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End to Formula One alcohol sponsorship urged

The head of Formula One in Europe has come under fire for allowing alcohol sponsorship in the sport, as EU plans to ban the practice gather pace.

Alcohol sponsorship of motorsports has been criticised for encouraging drink drivin

Jean Todt, president of the Federation Internationale de l’Automobile (FIA), has been approached by alcohol lobbyists to end alcohol sponsorship in Formula One.

In an open letter, Mariann Skar, secretary general of the European Alcohol Policy Alliance (Eurocare), wrote that “heavy marketing” in the sport is creating a “troubling” association between drinking and driving.

The practice is a popular one among spirits brands, with several deals agreed between major brands and F1 teams this year alone.

Martini returned to Williams in March in a deal thought to be worth around £10m; Johnnie Walker became the official whisky supplier of the championship in September and agreed a sponsorship of MacLaren; while Smirnoff agreed to support Force India in May.

While sponsorship is clearly a favoured revenue driver for Formula One teams and marketing tool for alcohol brands, with brands spending over £800m a year in the UK, Skar claimed in her letter that “the very nature of such sponsorship in Formula One is leaving an uneasy feeling for an increasing number of people”.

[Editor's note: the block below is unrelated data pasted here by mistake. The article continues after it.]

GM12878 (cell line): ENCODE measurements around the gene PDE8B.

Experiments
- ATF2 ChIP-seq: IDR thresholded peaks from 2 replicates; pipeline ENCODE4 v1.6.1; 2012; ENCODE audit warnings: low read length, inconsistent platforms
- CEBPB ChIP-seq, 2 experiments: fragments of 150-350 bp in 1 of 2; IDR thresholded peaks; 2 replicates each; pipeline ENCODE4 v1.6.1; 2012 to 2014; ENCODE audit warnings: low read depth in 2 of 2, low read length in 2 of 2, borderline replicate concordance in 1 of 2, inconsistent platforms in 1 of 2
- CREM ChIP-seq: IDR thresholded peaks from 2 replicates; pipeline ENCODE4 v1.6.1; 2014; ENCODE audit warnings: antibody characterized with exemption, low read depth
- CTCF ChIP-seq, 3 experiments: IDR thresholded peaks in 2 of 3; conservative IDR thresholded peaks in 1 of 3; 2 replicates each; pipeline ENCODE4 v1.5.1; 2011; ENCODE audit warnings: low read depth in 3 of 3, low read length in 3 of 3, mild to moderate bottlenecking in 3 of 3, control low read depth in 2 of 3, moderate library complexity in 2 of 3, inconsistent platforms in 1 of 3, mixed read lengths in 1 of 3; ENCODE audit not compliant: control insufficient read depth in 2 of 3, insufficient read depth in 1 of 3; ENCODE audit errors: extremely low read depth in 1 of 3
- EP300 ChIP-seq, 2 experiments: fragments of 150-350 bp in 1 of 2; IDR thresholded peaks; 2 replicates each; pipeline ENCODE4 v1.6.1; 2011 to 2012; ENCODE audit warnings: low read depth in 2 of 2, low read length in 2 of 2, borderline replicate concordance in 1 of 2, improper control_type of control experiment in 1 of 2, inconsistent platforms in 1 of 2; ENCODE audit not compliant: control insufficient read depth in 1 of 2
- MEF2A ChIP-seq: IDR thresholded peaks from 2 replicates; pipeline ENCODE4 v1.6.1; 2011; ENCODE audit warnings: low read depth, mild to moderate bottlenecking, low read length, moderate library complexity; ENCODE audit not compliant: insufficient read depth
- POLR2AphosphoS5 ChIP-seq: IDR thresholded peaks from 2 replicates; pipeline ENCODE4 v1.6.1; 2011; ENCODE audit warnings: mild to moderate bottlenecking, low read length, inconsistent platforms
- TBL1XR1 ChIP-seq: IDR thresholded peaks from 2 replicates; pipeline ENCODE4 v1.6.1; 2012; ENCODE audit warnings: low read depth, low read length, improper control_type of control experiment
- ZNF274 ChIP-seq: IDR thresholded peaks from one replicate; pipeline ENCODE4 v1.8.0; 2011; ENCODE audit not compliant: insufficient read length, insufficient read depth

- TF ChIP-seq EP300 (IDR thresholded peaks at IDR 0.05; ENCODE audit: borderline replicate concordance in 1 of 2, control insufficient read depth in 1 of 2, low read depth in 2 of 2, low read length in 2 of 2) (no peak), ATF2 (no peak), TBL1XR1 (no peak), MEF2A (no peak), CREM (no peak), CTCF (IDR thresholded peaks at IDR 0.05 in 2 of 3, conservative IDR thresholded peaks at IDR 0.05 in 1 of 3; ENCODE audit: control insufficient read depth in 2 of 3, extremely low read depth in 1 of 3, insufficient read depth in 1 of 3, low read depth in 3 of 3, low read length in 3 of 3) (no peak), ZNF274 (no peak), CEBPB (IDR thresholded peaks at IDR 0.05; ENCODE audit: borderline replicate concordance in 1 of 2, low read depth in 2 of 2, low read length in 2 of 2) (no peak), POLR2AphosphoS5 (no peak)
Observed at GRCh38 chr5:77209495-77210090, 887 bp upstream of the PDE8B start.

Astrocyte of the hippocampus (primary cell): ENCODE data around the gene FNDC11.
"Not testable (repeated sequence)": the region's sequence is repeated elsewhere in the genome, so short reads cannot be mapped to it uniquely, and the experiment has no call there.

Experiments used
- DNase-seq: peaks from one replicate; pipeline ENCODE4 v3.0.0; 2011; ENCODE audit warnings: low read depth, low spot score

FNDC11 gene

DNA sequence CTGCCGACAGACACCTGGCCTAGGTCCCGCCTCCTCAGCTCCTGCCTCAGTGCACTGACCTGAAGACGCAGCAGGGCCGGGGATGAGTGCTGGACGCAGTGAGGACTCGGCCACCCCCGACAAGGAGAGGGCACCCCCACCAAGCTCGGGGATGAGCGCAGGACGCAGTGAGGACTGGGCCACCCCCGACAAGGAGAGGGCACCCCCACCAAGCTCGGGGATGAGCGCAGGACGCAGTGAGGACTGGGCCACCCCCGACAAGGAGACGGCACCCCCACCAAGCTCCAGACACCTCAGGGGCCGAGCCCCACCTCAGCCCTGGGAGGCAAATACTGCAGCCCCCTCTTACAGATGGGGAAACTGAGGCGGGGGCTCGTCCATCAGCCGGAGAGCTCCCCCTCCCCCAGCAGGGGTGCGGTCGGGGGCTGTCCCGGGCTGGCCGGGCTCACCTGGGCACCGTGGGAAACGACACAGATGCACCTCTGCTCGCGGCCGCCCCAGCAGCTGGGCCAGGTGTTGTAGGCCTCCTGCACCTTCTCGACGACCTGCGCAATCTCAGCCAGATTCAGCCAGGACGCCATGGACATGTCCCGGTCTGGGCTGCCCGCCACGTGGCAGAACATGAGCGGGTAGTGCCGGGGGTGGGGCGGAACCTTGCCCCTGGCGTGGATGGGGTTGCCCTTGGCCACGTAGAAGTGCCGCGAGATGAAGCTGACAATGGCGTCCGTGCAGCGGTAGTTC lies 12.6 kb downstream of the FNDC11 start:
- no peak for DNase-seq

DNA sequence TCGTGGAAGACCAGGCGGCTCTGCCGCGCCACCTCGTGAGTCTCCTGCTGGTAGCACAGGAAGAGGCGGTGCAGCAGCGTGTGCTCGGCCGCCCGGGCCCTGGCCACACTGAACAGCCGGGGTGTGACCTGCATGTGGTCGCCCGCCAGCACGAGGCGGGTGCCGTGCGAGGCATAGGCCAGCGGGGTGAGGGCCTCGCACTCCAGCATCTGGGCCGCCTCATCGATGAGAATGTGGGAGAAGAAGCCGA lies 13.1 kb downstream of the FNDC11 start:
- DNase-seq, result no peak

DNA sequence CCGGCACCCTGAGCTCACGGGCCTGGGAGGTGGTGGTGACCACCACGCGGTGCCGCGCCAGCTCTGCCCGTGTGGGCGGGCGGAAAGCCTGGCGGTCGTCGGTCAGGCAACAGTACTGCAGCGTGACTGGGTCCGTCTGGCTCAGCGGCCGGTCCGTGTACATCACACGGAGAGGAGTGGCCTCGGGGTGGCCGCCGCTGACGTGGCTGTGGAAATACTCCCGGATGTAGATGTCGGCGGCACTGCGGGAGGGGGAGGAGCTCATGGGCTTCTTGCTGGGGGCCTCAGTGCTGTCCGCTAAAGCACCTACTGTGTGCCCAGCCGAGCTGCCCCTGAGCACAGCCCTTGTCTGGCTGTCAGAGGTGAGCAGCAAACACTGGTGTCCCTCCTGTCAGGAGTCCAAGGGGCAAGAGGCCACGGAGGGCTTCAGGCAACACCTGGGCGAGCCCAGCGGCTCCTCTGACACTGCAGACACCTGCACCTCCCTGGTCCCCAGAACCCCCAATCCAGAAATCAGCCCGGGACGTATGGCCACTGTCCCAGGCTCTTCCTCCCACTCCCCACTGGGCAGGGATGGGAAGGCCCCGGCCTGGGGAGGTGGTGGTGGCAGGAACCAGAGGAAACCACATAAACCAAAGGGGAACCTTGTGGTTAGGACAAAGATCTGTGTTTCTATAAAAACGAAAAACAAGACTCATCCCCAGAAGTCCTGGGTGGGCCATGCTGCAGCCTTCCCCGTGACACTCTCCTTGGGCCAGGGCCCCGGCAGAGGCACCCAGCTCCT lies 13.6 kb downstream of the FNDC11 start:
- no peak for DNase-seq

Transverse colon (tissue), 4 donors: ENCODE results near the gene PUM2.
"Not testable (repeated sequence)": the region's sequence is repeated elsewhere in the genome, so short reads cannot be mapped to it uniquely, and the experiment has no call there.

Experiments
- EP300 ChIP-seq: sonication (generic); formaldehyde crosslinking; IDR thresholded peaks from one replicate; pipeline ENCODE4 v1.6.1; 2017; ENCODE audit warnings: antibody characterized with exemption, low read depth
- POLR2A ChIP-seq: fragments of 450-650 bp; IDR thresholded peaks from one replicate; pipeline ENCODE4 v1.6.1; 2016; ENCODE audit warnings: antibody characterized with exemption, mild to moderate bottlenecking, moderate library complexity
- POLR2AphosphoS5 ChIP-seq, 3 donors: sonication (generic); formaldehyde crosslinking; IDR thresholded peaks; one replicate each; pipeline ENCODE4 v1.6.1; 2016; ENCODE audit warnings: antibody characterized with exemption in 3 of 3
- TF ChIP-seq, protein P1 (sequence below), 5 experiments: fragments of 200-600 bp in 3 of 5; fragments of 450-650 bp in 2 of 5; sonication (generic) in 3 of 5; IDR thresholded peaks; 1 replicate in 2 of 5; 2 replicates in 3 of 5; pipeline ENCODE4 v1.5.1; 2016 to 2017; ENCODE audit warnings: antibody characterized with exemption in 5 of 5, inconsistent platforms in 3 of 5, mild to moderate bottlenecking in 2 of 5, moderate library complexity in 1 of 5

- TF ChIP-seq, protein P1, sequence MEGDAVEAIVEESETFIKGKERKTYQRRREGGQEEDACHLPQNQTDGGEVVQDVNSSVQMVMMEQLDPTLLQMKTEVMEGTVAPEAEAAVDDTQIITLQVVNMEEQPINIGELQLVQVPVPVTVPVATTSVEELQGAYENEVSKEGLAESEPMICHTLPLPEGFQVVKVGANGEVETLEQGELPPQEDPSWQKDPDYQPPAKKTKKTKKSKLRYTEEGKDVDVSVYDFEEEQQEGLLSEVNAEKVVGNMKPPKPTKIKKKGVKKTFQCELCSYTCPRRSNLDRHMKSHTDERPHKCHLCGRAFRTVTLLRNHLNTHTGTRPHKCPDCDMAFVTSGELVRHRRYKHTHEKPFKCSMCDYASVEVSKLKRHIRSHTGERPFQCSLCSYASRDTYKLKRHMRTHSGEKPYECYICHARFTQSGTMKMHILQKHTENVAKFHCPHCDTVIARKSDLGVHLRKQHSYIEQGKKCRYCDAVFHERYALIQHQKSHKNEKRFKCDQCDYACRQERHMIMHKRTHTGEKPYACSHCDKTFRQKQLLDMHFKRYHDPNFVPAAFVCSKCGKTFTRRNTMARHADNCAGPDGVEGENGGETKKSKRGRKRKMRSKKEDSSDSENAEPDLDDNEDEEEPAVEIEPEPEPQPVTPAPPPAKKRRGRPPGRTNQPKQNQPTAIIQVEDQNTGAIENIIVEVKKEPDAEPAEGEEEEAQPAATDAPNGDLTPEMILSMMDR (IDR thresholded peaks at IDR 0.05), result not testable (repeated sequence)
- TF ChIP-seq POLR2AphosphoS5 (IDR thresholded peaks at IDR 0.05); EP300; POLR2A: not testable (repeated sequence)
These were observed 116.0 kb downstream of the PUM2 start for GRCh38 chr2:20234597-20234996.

“Allowing alcohol sponsorship in Formula One seems to contradict many official guidelines for the marketing of alcohol,” she wrote.

“It runs against the EU Directive (2010/13/EU) which states that marketing for the consumption of alcohol should not be linked to driving. Moreover, the current association between alcohol and driving does not seem to fall in the category of ‘the widespread promotion of responsible drinking messages’, part of the mission supported by the alcohol industry itself.”

Concerns regarding future funding for the sport are unjustified, Eurocare claims, citing the example of the departure of tobacco advertising from the sport in 2000.

“When the tobacco industry was edged out of snooker, horse racing and even Formula One itself, the sports made successful shifts and alternative sponsors emerged,” Skar added.

Diageo, which owns the Smirnoff and Johnnie Walker brands, said in response that it aims to “drive positive change” with a message to “never drink and drive”.

“Through our involvement in the sport we are driving positive change, delivering powerful responsible drinking programmes that have real impact on a global scale,” a statement from the group read. “More than 1.4 million people around the world have signed Johnnie Walker’s Join the Pact pledge to never drink and drive – that is 1.4 million people who may not have otherwise made that commitment.
“While we know there is always more that can be done, we are encouraged to see that road deaths attributed to drink driving have dropped almost 6% annually in the EU from 2001 to 2010. We believe we have an important role to play in continuing to ensure that this promising trend continues in Europe and rest of the world.”

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